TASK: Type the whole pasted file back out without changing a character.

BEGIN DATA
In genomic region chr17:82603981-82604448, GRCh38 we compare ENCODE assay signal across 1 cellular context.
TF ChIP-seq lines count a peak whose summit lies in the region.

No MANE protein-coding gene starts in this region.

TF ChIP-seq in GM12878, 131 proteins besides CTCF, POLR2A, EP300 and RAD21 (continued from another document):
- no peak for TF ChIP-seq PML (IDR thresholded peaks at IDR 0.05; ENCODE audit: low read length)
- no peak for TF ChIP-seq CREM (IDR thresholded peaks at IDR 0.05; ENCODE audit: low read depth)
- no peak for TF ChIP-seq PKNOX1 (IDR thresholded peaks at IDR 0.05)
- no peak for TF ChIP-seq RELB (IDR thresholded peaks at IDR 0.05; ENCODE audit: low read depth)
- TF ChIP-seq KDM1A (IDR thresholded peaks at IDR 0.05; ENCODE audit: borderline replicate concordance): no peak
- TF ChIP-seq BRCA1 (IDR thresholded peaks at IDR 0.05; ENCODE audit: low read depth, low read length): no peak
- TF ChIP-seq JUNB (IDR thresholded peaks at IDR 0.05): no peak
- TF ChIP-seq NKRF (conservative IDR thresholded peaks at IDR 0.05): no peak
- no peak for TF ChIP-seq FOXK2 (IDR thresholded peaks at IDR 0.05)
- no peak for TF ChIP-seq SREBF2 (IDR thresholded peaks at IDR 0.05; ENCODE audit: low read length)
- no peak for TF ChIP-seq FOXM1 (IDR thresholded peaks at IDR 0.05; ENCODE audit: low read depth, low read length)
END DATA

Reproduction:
In genomic region chr17:82603981-82604448, GRCh38 we compare ENCODE assay signal across 1 cellular context.
TF ChIP-seq lines count a peak whose summit lies in the region.

No MANE protein-coding gene starts in this region.

TF ChIP-seq in GM12878, 131 proteins besides CTCF, POLR2A, EP300 and RAD21 (continued from another document):
- no peak for TF ChIP-seq PML (IDR thresholded peaks at IDR 0.05; ENCODE audit: low read length)
- no peak for TF ChIP-seq CREM (IDR thresholded peaks at IDR 0.05; ENCODE audit: low read depth)
- no peak for TF ChIP-seq PKNOX1 (IDR thresholded peaks at IDR 0.05)
- no peak for TF ChIP-seq RELB (IDR thresholded peaks at IDR 0.05; ENCODE audit: low read depth)
- TF ChIP-seq KDM1A (IDR thresholded peaks at IDR 0.05; ENCODE audit: borderline replicate concordance): no peak
- TF ChIP-seq BRCA1 (IDR thresholded peaks at IDR 0.05; ENCODE audit: low read depth, low read length): no peak
- TF ChIP-seq JUNB (IDR thresholded peaks at IDR 0.05): no peak
- TF ChIP-seq NKRF (conservative IDR thresholded peaks at IDR 0.05): no peak
- no peak for TF ChIP-seq FOXK2 (IDR thresholded peaks at IDR 0.05)
- no peak for TF ChIP-seq SREBF2 (IDR thresholded peaks at IDR 0.05; ENCODE audit: low read length)
- no peak for TF ChIP-seq FOXM1 (IDR thresholded peaks at IDR 0.05; ENCODE audit: low read depth, low read length)